Will The USD Lose Reserve Currency Status In 15 Years?

June 9, 2021

Stanley Druckenmiller, well-known hedge fund manager, said in a recent interview that he expected the U.S. dollar to lose its reserve currency status within the next 15 years. In my view, that’s a generous estimation; the facts indicate that it is more likely to lose that status within the next 5 years. 

On this topic, it’s important to consider systemic risk. All banks are interconnected; they all use the U.S. dollar as their reserve currency, and there is a massive amount of reserves held in treasury bills, notes, and bonds. Once one domino falls, it’s only a matter of time until the rest follow. 

It is by no means a new phenomenon: we’ve witnessed this time and time again, and the financial system has been able to persevere and press on with the help of stimulus, attempting the best it can to prevent the systemic issue from ever unfolding. However, all that does is delay the inevitable. 

When the inevitable does strike, we’ll witness a widespread shift in the collective mindset as people seek ways to protect their wealth. It is a shift that’s already beginning to materialize, as more people convert their fiat currency to cryptocurrency. But, when that time comes, we’ll see an even bigger shift into precious metals; after all, nothing is more trusted than gold and silver, which have proven their safe-haven status for millennia. 

As this currency crisis unfolds, we’re heading towards an economic collapse that could be worse than the greater depression. 

There’s a kind of destruction on a global basis that happens nearly every 400 years, an event that affects almost everybody on the planet. That is what the incoming great reset appears to be. It’s not just the next Bretton Woods; in fact, it will probably usher in a totally new way to transacting business for everyone. . 

Of course, it’s to be expected that financial watchdogs will pull out all the stops to try to mitigate this crisis. Central banks will attempt to implement new strategies, like Central Bank Digital Currencies, but there is no guarantee that these measures will prevent this crisis from unfolding. 

“Those who cannot remember the past are condemned to repeat it,” Spanish-American philosopher George Santayana said over a decade ago. Those words still ring true. There is nothing wrong with being optimistic about the future, with emerging technologies promising to revolutionize the way we transact and how we interact with almost every aspect of our lives. The problem lies in not understanding the lessons that we’ve learned throughout history. 

Four decades of studying the intricacies of the financial system have revealed a great deal, and I use this knowledge to inform my outlook for the future. What history helps us predict about the future is several fold.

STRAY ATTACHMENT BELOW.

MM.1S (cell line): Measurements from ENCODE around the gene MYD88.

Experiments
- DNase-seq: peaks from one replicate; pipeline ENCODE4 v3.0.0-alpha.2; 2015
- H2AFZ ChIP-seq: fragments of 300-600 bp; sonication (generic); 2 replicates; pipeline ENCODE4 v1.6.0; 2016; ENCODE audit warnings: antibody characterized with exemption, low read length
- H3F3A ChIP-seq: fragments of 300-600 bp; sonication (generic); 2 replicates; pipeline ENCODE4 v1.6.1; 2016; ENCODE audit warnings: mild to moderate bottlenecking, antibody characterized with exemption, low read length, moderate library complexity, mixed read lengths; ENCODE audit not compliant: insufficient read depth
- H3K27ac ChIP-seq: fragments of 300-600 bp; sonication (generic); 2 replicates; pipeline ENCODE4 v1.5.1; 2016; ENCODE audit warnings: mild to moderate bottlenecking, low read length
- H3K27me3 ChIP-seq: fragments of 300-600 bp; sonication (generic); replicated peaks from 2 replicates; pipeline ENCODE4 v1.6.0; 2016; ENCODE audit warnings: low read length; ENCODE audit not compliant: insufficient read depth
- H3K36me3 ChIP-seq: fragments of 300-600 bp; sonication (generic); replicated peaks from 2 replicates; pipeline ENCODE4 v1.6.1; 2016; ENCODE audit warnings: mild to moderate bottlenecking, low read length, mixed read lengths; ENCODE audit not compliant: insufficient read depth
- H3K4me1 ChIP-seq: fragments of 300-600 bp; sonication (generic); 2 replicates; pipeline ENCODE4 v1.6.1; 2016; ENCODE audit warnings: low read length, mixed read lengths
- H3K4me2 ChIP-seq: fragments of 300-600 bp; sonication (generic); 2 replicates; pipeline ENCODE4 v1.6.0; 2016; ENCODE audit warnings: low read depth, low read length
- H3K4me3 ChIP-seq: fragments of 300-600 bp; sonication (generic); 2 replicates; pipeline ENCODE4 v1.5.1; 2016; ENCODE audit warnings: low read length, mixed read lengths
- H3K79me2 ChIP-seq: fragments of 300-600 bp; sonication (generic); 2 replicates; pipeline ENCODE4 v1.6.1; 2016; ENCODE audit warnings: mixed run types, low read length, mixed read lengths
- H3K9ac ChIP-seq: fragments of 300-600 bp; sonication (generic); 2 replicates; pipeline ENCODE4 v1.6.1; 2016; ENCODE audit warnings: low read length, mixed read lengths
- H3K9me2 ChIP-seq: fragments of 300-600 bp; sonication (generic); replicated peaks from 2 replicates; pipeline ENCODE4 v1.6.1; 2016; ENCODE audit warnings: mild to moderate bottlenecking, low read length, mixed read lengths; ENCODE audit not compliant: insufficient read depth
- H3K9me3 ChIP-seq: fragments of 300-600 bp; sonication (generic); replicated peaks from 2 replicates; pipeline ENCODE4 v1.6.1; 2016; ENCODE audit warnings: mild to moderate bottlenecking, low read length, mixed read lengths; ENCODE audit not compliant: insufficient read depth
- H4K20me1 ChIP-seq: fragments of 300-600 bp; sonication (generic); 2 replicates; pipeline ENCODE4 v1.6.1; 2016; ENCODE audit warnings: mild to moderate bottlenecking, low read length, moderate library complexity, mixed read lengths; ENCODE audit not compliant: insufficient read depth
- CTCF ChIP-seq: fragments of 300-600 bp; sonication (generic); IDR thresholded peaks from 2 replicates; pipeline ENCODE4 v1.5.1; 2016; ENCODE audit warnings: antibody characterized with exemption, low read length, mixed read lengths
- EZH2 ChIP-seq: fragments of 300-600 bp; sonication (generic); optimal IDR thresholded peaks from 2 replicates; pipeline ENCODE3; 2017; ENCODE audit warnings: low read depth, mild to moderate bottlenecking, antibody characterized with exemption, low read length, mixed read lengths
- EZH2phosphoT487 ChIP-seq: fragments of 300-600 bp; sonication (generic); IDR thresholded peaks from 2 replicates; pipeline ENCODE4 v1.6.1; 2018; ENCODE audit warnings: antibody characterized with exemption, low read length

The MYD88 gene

In the next five years, we’ll witness a steady contraction in the economy on a global basis. There may be some exceptions, but overall, there will be detrimental issues in the food supply, unable to meet the demands of the global market. Of course, where supply and demand meet, is price. Therefore, it’s to be expected that higher food prices are approaching, affecting the standard of living globally. 

The collective standard of living will be lower, forcing people to live within their means, many for the first time in their lifetimes. The job market will thus become increasingly difficult to enter, especially as more automation reduces employment opportunities in a variety of industries. 

There will be an elimination of the middle class for the most part, leaving North America largely as a two-class society consisting of only the wealthy, and everyone else. In this climate, precious metals like gold and silver will be the key to preserving wealth, as they have done for thousands of years. 

I was recently appointed Advisor to As Good As Gold Australia. I joined hosts Brian and Darryl Panes to discuss what history reveals about the future of the economy. You can watch the full interview here

Finally, on energy…

I have stressed this point in the past, but it still deserves mention: everything revolves around energy, and it’s only becoming more important in an age where the world is increasingly reliant on energy for development. Now, there’s cause for alarm, as gas prices continue to rise across the U.S. — significant because there’s indication that it will only get worse, as we head in the wrong direction. 

While alternative energy sources, like solar panels, have provided one solution, they are not as efficient as their counterparts. They’re not renewable as they must be replaced every 25 years. Similarly, the lifespan of windmills is even shorter, not a viable alternative as they are less reliable and require a great deal of rare earth elements — a market that has been completely dominated by China. 

What this tells us is that we’re approaching a rude awakening within the next ten years, about how difficult it will be to obtain cheaper energy; something that the U.S. has relied on for the last century to keep it afloat. 

I recently appeared on The Real Story with Natalie Harp of One America News to discuss the energy crisis in more depth. You can watch the full interview here


During 1500s the Spaniards had taken 16,000,000 kilograms of silver from Peru.

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